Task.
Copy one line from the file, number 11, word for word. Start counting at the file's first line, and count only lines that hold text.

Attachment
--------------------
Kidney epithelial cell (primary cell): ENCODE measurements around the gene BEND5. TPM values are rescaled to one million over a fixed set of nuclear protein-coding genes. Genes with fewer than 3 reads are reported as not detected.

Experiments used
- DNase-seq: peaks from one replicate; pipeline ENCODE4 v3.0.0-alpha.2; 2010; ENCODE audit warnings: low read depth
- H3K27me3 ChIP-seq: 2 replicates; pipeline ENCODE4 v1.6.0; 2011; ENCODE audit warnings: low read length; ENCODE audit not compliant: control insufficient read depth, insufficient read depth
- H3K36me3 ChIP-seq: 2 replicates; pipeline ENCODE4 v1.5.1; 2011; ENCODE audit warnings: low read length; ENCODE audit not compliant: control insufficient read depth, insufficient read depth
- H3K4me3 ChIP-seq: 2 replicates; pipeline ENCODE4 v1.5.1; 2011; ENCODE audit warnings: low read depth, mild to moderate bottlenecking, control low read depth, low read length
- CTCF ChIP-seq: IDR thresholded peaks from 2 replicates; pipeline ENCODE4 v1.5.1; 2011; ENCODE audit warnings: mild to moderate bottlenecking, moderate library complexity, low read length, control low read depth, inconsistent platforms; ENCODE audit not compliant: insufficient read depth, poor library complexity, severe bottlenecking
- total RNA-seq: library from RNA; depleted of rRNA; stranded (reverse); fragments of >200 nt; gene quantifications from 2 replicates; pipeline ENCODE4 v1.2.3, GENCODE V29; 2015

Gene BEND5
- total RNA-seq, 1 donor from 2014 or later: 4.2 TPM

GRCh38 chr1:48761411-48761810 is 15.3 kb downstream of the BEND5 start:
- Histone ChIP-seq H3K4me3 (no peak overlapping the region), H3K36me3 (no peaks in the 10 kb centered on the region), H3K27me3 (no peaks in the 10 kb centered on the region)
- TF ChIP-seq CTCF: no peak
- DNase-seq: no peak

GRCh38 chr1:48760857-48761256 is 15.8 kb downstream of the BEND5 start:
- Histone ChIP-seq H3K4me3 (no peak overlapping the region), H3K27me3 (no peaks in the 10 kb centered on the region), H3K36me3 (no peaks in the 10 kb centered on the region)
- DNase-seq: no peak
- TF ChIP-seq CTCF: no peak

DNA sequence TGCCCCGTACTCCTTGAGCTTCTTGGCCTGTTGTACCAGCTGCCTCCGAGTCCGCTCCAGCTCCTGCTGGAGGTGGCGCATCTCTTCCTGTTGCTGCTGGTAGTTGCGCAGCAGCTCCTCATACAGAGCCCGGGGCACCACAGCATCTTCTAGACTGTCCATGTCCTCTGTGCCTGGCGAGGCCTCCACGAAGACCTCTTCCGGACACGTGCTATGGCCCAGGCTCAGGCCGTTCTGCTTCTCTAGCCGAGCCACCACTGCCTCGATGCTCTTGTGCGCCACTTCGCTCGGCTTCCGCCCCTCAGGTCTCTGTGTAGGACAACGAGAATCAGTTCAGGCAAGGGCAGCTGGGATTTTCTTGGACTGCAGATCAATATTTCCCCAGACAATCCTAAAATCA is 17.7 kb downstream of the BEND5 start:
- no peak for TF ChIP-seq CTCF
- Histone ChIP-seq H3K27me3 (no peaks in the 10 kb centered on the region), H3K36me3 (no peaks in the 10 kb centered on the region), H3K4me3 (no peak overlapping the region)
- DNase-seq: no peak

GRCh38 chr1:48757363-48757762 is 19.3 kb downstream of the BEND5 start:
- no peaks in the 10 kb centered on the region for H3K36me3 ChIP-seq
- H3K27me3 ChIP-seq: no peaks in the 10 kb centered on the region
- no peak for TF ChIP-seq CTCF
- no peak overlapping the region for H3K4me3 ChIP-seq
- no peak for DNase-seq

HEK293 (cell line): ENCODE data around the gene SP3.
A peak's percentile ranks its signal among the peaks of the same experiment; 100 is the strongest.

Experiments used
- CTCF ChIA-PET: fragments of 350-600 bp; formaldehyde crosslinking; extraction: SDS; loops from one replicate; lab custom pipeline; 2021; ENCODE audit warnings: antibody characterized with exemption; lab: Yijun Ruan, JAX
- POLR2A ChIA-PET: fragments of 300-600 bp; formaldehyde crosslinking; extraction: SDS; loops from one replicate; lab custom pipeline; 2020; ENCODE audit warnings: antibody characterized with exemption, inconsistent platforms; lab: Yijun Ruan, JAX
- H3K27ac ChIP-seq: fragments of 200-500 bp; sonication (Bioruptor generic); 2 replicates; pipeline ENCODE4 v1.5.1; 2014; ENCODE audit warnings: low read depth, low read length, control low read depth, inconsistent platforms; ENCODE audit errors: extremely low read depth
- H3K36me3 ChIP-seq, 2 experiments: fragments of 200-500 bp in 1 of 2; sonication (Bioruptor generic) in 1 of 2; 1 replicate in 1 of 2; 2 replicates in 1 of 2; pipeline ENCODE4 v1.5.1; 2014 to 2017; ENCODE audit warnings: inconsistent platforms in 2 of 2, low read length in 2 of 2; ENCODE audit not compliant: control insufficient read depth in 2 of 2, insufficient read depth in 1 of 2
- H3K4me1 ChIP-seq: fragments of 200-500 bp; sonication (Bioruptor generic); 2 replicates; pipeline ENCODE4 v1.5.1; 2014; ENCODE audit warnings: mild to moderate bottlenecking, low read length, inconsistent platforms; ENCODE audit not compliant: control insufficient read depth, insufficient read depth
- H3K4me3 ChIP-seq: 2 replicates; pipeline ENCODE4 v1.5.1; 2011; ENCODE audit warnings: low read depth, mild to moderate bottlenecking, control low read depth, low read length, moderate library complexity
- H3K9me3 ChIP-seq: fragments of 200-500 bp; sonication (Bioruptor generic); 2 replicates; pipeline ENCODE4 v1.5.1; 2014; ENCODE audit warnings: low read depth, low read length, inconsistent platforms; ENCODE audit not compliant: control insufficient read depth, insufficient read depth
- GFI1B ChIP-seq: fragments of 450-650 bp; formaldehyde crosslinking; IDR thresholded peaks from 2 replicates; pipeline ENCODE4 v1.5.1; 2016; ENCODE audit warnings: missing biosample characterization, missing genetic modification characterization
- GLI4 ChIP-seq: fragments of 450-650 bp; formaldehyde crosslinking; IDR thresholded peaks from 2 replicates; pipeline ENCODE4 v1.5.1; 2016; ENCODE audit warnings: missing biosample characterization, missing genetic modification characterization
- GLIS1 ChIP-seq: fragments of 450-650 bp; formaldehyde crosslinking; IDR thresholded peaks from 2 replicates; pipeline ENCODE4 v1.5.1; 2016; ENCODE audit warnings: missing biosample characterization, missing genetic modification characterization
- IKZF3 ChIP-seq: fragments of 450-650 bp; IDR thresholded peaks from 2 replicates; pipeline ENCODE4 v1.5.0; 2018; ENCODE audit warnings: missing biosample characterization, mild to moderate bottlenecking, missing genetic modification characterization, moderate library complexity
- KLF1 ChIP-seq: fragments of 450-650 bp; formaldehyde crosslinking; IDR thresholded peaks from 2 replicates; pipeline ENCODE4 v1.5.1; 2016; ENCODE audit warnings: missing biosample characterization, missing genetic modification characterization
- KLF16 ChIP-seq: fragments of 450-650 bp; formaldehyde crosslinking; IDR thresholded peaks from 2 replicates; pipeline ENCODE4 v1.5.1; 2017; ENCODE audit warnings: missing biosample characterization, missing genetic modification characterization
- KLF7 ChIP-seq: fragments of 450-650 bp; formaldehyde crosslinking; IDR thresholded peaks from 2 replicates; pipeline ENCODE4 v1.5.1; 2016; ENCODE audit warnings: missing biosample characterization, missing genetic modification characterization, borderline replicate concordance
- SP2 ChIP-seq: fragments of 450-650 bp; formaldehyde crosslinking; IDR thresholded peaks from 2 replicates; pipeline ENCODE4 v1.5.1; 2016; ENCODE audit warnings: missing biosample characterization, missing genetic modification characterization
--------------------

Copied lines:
GRCh38 chr1:48761411-48761810 is 15.3 kb downstream of the BEND5 start: